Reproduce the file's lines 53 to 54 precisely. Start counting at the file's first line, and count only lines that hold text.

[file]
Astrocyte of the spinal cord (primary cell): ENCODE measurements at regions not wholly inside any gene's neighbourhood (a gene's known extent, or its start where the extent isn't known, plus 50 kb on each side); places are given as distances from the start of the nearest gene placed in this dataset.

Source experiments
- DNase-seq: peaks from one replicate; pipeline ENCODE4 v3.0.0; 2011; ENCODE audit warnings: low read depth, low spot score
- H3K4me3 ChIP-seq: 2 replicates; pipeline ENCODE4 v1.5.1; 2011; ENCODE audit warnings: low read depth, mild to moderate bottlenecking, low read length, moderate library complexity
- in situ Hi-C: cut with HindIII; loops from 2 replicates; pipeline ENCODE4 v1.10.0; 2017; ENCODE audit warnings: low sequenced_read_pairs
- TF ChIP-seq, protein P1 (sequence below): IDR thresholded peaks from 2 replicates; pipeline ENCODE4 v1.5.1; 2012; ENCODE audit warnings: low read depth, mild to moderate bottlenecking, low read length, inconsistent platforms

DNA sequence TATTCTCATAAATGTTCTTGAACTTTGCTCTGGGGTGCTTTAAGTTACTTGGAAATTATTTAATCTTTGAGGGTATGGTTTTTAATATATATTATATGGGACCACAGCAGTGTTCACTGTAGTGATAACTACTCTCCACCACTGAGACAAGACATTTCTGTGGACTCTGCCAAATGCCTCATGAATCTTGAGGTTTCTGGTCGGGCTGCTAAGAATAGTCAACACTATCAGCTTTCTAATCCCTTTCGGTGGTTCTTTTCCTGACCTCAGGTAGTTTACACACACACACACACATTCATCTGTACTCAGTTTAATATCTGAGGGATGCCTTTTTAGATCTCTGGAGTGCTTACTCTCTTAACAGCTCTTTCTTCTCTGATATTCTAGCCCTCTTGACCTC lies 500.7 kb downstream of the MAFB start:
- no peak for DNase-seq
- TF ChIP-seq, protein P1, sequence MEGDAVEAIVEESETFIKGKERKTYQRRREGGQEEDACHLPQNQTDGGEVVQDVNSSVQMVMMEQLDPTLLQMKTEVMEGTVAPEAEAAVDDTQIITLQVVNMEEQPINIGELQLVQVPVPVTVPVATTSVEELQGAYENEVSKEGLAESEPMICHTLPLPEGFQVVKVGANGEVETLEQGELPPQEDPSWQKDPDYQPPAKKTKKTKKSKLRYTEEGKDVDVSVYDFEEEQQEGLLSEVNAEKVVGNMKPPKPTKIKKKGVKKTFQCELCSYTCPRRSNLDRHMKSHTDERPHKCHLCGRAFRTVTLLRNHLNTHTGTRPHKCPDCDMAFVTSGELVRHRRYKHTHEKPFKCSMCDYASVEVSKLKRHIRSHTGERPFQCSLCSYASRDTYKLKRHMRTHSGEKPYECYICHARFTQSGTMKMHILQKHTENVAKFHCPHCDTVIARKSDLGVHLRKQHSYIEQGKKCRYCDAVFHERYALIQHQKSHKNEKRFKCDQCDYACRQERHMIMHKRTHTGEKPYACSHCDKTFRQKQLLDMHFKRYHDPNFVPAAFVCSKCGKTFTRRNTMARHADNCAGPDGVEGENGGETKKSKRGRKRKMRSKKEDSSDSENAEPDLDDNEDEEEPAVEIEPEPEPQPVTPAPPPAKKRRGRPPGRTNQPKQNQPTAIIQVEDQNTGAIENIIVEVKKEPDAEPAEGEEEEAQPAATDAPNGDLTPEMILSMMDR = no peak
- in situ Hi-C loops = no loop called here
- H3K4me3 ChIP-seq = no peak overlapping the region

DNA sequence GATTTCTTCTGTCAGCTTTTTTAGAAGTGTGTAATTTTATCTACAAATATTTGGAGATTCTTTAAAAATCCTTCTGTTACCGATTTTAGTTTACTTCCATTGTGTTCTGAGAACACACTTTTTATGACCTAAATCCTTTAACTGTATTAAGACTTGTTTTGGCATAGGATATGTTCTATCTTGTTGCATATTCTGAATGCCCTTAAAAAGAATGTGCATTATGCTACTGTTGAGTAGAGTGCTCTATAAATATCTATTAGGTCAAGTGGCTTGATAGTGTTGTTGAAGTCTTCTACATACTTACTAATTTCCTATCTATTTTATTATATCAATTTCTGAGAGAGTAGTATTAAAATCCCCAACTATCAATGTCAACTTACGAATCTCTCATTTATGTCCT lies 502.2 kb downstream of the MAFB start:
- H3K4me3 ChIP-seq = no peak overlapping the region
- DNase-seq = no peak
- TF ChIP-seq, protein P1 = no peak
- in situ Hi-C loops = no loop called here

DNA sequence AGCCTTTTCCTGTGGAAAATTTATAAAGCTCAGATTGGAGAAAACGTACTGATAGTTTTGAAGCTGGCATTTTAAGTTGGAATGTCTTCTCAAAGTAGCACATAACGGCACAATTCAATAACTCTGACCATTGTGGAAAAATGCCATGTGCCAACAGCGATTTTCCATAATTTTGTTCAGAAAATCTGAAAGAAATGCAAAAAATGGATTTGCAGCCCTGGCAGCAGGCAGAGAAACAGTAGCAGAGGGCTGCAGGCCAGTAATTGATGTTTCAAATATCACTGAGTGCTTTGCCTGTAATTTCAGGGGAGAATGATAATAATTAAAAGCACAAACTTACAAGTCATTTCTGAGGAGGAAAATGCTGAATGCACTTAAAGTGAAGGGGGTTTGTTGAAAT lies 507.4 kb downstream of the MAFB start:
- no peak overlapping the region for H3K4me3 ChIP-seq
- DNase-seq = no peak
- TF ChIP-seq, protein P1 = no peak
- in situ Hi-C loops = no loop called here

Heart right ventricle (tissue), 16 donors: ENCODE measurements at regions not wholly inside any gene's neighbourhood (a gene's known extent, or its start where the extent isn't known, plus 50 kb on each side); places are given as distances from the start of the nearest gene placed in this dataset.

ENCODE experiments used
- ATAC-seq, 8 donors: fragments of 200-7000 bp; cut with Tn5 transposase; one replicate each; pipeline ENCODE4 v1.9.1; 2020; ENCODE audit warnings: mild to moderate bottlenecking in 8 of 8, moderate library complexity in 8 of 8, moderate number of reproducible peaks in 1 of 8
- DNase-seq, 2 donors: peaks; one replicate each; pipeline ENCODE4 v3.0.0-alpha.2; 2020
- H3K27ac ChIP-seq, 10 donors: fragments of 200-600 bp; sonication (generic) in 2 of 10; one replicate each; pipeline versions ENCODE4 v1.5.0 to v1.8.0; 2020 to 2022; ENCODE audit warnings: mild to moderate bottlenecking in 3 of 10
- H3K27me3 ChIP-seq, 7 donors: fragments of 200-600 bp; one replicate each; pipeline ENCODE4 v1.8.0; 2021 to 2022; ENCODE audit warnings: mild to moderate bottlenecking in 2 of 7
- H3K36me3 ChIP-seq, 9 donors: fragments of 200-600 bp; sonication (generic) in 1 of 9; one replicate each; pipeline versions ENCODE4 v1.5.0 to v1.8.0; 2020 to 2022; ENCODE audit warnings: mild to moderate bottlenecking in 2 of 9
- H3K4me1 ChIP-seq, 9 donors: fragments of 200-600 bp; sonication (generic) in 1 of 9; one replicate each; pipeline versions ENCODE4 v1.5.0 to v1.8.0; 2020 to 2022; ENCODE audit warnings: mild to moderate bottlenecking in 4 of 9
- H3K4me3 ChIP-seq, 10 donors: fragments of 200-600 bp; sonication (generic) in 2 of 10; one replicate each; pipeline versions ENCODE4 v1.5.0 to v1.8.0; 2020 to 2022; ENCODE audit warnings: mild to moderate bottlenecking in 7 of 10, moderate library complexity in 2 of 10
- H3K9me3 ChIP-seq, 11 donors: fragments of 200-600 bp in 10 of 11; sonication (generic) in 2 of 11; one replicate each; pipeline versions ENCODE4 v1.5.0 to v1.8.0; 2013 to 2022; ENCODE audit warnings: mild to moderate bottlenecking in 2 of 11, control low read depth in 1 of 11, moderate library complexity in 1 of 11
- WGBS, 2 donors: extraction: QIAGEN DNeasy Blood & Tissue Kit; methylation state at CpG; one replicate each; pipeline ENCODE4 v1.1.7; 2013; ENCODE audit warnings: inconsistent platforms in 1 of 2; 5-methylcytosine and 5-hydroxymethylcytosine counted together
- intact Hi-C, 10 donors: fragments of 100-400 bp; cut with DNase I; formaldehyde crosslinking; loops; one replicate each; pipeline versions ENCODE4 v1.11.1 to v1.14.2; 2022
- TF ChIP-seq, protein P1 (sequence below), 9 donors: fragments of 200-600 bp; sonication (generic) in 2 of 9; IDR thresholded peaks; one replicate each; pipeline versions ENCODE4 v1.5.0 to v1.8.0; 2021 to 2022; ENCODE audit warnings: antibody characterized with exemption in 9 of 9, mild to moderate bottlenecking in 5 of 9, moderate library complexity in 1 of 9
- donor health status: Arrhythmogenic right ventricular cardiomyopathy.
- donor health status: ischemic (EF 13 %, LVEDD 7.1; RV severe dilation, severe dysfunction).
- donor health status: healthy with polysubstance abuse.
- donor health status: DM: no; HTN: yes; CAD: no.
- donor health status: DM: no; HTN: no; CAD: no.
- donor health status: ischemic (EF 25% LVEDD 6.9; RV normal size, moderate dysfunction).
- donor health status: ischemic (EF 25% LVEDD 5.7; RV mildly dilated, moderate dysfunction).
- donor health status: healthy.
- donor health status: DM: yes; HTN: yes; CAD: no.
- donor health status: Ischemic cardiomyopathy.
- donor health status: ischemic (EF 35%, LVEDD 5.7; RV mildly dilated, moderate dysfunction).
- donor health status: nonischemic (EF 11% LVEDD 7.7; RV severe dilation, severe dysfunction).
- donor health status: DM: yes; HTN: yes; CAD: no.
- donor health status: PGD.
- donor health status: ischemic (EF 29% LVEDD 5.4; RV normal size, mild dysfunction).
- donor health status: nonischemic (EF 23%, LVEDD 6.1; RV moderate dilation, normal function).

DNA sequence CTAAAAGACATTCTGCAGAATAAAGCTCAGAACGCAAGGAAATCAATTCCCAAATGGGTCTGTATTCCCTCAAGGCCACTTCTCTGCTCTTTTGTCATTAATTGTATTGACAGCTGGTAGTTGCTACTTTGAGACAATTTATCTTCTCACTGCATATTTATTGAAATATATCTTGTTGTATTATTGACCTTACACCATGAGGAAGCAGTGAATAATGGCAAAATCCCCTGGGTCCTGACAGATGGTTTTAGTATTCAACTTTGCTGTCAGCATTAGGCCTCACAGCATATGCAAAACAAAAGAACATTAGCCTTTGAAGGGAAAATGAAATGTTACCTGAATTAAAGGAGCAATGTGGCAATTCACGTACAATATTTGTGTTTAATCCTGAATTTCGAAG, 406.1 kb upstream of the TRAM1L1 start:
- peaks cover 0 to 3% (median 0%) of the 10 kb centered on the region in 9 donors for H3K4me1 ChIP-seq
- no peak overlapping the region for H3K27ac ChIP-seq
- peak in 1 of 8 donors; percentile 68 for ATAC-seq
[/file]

- no peak overlapping the region for H3K27ac ChIP-seq
- peak in 1 of 8 donors; percentile 68 for ATAC-seq